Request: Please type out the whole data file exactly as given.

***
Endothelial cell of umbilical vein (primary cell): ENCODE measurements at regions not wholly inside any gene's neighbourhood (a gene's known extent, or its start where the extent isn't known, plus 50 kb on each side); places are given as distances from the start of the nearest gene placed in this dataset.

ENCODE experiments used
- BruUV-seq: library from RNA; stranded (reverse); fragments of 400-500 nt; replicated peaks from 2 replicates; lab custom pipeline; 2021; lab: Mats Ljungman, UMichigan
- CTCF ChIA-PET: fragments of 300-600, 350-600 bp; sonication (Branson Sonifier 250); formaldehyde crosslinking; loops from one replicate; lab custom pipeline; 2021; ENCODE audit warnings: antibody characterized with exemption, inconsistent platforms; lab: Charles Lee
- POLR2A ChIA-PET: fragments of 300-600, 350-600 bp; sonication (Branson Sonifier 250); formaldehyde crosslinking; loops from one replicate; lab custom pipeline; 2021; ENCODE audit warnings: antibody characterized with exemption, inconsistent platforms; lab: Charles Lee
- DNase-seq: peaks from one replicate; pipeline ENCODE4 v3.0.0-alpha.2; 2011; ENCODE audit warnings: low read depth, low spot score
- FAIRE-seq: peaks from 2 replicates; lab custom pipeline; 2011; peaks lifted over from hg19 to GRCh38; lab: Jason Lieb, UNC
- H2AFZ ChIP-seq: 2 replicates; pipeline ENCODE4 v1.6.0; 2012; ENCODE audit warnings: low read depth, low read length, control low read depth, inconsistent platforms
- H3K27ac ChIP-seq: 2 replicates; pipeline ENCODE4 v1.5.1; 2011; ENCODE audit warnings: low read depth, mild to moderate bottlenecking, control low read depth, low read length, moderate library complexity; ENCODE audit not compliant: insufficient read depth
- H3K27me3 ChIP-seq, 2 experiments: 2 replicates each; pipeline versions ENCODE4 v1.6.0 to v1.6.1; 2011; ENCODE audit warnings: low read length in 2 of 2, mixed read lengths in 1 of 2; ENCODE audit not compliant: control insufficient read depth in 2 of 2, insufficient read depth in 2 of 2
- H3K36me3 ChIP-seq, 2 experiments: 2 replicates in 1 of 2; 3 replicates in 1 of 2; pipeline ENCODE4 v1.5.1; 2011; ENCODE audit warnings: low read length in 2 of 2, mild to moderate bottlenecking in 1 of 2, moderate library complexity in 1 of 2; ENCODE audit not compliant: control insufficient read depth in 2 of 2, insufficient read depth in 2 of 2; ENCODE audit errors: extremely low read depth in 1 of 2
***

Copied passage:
Endothelial cell of umbilical vein (primary cell): ENCODE measurements at regions not wholly inside any gene's neighbourhood (a gene's known extent, or its start where the extent isn't known, plus 50 kb on each side); places are given as distances from the start of the nearest gene placed in this dataset.

ENCODE experiments used
- BruUV-seq: library from RNA; stranded (reverse); fragments of 400-500 nt; replicated peaks from 2 replicates; lab custom pipeline; 2021; lab: Mats Ljungman, UMichigan
- CTCF ChIA-PET: fragments of 300-600, 350-600 bp; sonication (Branson Sonifier 250); formaldehyde crosslinking; loops from one replicate; lab custom pipeline; 2021; ENCODE audit warnings: antibody characterized with exemption, inconsistent platforms; lab: Charles Lee
- POLR2A ChIA-PET: fragments of 300-600, 350-600 bp; sonication (Branson Sonifier 250); formaldehyde crosslinking; loops from one replicate; lab custom pipeline; 2021; ENCODE audit warnings: antibody characterized with exemption, inconsistent platforms; lab: Charles Lee
- DNase-seq: peaks from one replicate; pipeline ENCODE4 v3.0.0-alpha.2; 2011; ENCODE audit warnings: low read depth, low spot score
- FAIRE-seq: peaks from 2 replicates; lab custom pipeline; 2011; peaks lifted over from hg19 to GRCh38; lab: Jason Lieb, UNC
- H2AFZ ChIP-seq: 2 replicates; pipeline ENCODE4 v1.6.0; 2012; ENCODE audit warnings: low read depth, low read length, control low read depth, inconsistent platforms
- H3K27ac ChIP-seq: 2 replicates; pipeline ENCODE4 v1.5.1; 2011; ENCODE audit warnings: low read depth, mild to moderate bottlenecking, control low read depth, low read length, moderate library complexity; ENCODE audit not compliant: insufficient read depth
- H3K27me3 ChIP-seq, 2 experiments: 2 replicates each; pipeline versions ENCODE4 v1.6.0 to v1.6.1; 2011; ENCODE audit warnings: low read length in 2 of 2, mixed read lengths in 1 of 2; ENCODE audit not compliant: control insufficient read depth in 2 of 2, insufficient read depth in 2 of 2
- H3K36me3 ChIP-seq, 2 experiments: 2 replicates in 1 of 2; 3 replicates in 1 of 2; pipeline ENCODE4 v1.5.1; 2011; ENCODE audit warnings: low read length in 2 of 2, mild to moderate bottlenecking in 1 of 2, moderate library complexity in 1 of 2; ENCODE audit not compliant: control insufficient read depth in 2 of 2, insufficient read depth in 2 of 2; ENCODE audit errors: extremely low read depth in 1 of 2